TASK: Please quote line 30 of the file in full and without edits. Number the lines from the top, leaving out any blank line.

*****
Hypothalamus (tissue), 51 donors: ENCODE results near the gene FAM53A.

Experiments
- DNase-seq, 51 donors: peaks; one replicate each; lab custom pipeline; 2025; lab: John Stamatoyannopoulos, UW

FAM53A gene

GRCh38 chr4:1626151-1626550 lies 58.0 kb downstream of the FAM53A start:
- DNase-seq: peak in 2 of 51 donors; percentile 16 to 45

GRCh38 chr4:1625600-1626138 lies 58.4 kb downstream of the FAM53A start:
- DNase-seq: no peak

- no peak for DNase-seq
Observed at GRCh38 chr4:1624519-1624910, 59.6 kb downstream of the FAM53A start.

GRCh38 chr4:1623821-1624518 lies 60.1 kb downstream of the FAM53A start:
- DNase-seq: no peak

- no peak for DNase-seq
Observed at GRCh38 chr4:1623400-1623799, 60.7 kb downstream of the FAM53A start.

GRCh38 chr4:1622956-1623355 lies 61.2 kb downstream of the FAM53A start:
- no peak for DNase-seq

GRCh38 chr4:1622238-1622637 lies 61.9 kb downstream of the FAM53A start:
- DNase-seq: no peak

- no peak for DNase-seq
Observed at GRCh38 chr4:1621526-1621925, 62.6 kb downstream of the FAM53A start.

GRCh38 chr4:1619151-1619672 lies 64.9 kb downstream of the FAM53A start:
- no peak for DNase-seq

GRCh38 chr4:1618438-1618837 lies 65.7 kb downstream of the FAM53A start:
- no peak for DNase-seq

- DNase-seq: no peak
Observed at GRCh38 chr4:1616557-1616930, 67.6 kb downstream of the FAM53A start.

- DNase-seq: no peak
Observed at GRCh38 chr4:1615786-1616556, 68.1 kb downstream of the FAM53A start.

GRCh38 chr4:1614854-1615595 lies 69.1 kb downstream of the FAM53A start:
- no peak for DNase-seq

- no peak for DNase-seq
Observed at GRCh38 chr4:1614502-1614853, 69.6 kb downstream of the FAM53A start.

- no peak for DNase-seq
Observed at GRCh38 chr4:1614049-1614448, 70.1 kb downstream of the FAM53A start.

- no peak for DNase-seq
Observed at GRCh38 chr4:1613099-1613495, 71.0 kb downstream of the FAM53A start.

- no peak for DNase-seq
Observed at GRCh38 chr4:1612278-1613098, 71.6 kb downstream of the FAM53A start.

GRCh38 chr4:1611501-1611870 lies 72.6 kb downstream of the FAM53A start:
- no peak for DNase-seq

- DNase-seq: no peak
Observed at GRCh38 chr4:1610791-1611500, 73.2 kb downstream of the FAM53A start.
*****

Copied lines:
- no peak for DNase-seq